On April 13, 2020, the International Monetary Fund (IMF) approved immediate debt relief to 25 of its member countries under the adapted Catastrophe Containment and Relief Trust (CCRT). The debt relief is one of several measures to alleviate the impacts of the COVID-19 pandemic and supports, especially vulnerable and indebted countries for an initial phase over the next six months. Indeed, the news provides the countries concerned with valuable fiscal space for manoeuvre to increase health- and emergency-related public expenditures.
Voices for far-reaching debt relief and debt cancellation will become louder in the coming weeks and months, given that 44% of least developed and several other low-income countries already faced debt distress or were at high risk of external debt distress before the COVID-19 outbreak. As the pandemic’s long-term trajectory is still unknown, and the economic knock-on effects are only just beginning, it is inevitable that debt servicing will become even more challenging and might cause a long-term debt crisis. If the international community wants to remain serious about global solidarity and sustainable development, additional moves on debt relief and cancellation should be considered.
The challenge with debt relief for highly indebted developing countries is that it rarely results in increased public spending, let alone higher spending for the health sector. The reasons are manifold, including countries’ varied spending priorities and the related structural adjustment conditionalities that development finance institutions put in place for receiving support. Other factors include information asymmetry on debt servicing among different ministries and challenges for public sector health officials to advocate for an adequate spending share for the health sector.
Our work at IISD on public procurement and infrastructure finance also provides anecdotal evidence that relieved debt obligations are simply replaced with new ones. Moreover, we have seen that government agencies anticipate having to honour certain debt obligations, implying that no additional financial means will become available to increase public spending.
Debt Swaps: A viable option?
To make debt relief a more promising approach for advancing sustainable development objectives and, at present, to use it as a financing mechanism for achieving resilience of health care systems, would it be useful to tie debt relief to performance or conditionalities on public spending? In this vein, could debt-to-health swaps present a viable solution?
Debt swaps combine the cancellation of debt obligations with a bilateral agreement between debtor and creditor governments. The latter waives all or part of the outstanding debt obligations and interest claims, and the debtor government agrees to use the earmarked funds for supporting pre-determined objectives and projects, such as in the health sector. Setting up and implementing debt swaps requires that the parties involved reach agreements on financing and legal matters, which are enshrined in “debt covenants.” These agreements would need to include the type and volume of debt to be waived, at what discount rate, and in which currency. Depending on the agreed objectives for reallocating the waived debt volumes, it will further be necessary to conduct feasibility studies for envisioned projects and initiatives in the health sector to be funded; define performance targets and monitoring mechanisms; enact measures to address corruption concerns; and not least, ensure sufficient amounts of debt relief to guarantee meaningful budgets over time.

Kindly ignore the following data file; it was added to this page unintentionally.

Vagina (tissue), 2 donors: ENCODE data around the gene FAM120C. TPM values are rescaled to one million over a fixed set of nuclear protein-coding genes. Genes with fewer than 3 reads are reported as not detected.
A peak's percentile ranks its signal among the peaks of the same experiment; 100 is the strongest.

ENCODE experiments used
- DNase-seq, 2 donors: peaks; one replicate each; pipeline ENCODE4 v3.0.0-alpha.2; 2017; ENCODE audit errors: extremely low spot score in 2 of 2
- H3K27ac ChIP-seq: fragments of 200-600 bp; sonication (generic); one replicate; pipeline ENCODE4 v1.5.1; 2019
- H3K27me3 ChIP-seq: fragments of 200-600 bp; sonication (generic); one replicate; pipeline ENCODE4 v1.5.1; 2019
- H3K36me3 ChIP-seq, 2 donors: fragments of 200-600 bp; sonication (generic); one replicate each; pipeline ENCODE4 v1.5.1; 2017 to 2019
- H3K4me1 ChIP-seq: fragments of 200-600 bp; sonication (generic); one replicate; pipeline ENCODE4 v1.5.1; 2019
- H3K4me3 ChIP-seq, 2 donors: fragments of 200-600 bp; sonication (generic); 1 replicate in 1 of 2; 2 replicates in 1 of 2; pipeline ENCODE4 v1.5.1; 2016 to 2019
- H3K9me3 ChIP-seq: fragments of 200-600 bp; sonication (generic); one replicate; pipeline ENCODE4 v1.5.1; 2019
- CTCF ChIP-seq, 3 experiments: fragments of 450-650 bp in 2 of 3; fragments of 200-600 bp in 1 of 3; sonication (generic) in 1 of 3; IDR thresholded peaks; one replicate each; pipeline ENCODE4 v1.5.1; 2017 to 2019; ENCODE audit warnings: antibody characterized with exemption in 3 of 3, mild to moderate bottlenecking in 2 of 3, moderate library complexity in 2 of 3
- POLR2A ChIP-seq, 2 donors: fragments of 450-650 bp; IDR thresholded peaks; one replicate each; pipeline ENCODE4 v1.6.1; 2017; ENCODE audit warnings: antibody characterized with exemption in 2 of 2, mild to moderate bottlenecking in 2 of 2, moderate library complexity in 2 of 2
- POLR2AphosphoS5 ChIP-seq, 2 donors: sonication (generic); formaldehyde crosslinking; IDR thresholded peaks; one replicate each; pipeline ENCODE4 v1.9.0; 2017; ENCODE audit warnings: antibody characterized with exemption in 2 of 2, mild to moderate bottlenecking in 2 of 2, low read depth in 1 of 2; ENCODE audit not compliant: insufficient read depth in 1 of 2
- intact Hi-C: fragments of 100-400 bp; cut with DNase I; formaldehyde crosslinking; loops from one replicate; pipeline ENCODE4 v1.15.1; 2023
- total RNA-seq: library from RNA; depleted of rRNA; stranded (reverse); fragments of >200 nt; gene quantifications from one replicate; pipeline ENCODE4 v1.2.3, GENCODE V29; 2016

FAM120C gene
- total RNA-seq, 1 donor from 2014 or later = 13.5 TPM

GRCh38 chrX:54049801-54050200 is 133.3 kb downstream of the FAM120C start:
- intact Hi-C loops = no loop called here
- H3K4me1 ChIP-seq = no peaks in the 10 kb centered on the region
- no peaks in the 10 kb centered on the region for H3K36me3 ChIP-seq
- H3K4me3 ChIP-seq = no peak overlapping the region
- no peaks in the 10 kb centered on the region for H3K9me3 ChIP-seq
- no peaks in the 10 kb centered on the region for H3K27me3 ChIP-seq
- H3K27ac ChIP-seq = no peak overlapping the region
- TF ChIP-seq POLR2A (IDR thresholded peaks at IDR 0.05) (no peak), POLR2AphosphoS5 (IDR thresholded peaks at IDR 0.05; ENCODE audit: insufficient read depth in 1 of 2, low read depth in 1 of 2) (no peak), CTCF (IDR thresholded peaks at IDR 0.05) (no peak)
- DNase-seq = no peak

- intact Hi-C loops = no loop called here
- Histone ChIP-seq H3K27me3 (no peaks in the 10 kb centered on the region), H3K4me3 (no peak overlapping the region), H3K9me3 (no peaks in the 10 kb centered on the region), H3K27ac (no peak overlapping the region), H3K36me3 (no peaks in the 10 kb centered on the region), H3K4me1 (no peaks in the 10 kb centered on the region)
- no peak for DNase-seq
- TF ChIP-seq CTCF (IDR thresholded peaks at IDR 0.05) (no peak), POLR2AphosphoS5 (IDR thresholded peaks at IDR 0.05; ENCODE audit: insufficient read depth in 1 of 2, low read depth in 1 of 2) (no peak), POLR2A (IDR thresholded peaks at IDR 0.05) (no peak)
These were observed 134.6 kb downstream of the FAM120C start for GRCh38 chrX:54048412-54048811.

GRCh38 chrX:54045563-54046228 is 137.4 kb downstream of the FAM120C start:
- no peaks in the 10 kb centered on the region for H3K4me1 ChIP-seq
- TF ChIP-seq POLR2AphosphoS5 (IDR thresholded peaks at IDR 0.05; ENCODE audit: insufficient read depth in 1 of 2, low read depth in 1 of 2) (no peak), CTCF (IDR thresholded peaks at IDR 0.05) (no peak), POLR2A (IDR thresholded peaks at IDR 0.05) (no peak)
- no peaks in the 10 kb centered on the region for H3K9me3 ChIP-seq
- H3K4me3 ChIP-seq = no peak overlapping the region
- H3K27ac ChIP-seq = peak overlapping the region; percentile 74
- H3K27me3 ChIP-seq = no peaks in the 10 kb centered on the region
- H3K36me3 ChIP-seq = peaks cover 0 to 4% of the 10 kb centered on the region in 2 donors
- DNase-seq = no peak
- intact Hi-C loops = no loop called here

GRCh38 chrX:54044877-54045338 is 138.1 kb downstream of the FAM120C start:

The repurposing and allocation of earmarked debt volumes could either be implemented by the debtor government through setting up public trust funds or endowment funds in their country. This would help ensure long-term investment commitment for and ownership of financed projects. Such funds can then allocate loans or grants to projects and initiatives in the health sector according to defined objectives and performance criteria.
Alternatively, the creditor government may sell all or parts of the outstanding debt to an interested third-party organization with location-relevant expertise in the health sector. The acquiring party would then govern the funds and make allocation decisions. The party could also opt for providing complementary financial resources to allow for higher and longer-term funding volumes.
The Global Fund Example
The Debt2Health program of the Global Fund to Fight AIDS, Tuberculosis, and Malaria has applied a debt swap mechanism since 2007 jointly with several creditor governments. In so doing, it has successfully contributed to improving health systems and addressing the health impacts caused by HIV/AIDS, tuberculosis, and malaria in several countries, including Cameroon, the Democratic Republic of Congo, Côte d’Ivoire, Egypt, Ethiopia, Indonesia, and Pakistan.
The Debt2Health program was relaunched in 2018 after the financing mechanism was paused for several years due to a lack of engagement of new creditor governments. The debt swap mechanism first gained interest in the 1980s during discussions lead by the Paris Club on debt servicing issues and debt restructuring. Debt-for-development swaps and debt-for-nature swaps were designed to fund a variety of development projects and nature conservation projects in debtor countries, respectively.
In light of the COVID-19 pandemic and struggling health care systems in a range of emerging and developing countries, governments should consider debt swaps and partnerships like the Global Fund or other multilateral organizations and initiatives with subject matter and implementation expertise. Doing so could help make debt relief a meaningful funding mechanism for health system resilience. This will allow for a continuous contribution toward realizing sustainable development in many countries despite—or, more precisely, because of—the COVID-19 pandemic.